I’ve been polishing off the last sections of the last book. For these last sections I had to write a few more activities, and then I needed to do the error-check on them. To do this, I’ve found that the safest way is to open a CAS program and run the problems through a computer check (since I’m likely to make the same mistake twice).

On my new computer, the CAS that I have handy on my desktop is Mathematica, and one of my goals for the summer is to really learn how to use it and produce some Wolfram Demonstrations of my own. However, I have found that even when I go through the documentation in Mathematica, I quickly forget how the syntax works from one use to the next.

Mathematica is really built for upper-level mathematics, but there’s no reason why it shouldn’t be easy to open up and use to check problems on my activities or the problems on a math test I’ve written. So, for all of you out there who are like me, and still can’t quite get the hang of Mathematica, I’m going to record video tutorials as I learn new things.

And, like they say in the song, “Let’s start at the very beginning, a very good place to start…”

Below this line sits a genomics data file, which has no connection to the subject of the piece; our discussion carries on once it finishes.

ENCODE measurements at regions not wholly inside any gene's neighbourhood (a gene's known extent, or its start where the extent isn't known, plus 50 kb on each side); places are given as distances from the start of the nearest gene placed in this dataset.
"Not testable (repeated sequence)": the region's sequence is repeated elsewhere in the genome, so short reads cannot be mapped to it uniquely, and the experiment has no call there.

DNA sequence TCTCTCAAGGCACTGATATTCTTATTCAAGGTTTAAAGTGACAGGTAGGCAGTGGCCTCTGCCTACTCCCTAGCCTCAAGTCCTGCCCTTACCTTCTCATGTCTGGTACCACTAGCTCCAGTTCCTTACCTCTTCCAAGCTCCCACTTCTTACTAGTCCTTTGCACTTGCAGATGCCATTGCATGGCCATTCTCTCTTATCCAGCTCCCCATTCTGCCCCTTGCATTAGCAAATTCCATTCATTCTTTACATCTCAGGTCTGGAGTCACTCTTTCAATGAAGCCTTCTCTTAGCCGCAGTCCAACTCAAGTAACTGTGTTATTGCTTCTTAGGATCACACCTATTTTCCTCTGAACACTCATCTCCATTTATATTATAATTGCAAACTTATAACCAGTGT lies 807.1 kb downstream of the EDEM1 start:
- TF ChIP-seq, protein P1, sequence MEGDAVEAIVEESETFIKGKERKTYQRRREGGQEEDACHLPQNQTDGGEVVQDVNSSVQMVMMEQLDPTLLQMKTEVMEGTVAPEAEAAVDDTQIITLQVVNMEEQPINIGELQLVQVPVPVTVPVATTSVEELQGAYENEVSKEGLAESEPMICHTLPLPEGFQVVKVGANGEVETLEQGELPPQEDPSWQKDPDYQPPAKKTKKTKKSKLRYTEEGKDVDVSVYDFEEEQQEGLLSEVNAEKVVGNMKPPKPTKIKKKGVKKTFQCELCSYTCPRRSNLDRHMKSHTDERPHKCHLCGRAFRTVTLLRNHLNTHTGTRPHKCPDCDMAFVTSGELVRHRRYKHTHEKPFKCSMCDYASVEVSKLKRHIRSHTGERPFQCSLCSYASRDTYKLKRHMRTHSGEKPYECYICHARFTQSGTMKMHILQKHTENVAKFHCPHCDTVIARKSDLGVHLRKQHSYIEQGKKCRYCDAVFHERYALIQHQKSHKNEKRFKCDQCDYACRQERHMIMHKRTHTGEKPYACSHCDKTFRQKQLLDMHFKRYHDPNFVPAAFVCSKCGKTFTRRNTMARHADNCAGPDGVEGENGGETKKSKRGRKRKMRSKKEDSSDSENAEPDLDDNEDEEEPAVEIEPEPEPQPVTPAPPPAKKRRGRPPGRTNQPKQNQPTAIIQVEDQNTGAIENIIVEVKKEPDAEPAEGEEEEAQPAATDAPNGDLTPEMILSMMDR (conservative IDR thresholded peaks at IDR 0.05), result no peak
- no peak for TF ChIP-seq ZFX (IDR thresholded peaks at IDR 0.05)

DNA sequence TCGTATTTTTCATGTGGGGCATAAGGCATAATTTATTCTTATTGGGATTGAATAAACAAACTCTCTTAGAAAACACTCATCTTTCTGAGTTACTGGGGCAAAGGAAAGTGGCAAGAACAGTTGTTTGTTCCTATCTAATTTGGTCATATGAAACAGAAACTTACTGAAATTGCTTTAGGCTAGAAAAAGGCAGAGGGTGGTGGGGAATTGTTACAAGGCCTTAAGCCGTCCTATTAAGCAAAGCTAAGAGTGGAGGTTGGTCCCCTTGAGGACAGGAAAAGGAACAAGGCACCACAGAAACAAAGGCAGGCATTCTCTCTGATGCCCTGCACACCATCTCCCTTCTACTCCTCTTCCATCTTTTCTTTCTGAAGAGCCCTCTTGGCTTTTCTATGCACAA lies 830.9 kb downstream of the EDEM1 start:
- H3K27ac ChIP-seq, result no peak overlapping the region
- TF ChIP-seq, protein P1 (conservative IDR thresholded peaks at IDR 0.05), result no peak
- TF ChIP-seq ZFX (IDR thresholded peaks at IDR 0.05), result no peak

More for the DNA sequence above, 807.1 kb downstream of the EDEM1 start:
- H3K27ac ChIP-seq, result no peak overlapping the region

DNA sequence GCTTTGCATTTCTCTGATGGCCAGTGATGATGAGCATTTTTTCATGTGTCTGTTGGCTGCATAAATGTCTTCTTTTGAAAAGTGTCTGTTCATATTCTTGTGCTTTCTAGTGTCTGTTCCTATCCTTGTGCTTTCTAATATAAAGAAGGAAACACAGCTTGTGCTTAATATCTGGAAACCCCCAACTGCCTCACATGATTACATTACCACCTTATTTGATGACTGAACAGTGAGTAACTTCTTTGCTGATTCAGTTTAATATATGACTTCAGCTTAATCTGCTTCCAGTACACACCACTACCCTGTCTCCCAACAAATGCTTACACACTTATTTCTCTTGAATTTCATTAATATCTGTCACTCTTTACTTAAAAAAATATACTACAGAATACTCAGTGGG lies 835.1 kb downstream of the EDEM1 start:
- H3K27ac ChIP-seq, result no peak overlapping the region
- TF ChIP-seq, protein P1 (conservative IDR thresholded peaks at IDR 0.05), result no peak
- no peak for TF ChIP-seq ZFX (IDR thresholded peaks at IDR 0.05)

First up is solving an equation or inequality:

(larger version here)

Second is solving a system of equations:

(larger version here)

To keep track of all the videos, I’ve started a little Google page (check out Google Page Creator) to store the links (you can bookmark the Mathematica Video Tutorial page here). I’m also planning to learn how to use Dreamweaver this summer, so I may be doing a pretty extensive rebuild of my website … we’ll see. It didn’t seem worth it to rebuild the whole site just for an additional page.

**Possibly Related Posts:**

- Understand in learning objectives – it’s the forest, not the trees
- Elaborations for Creative Thinking in STEM
- What should K-12 teachers be learning about technology?
- The Road Back to Higher Education
- 10 Books to Push Your Thinking about Learning Design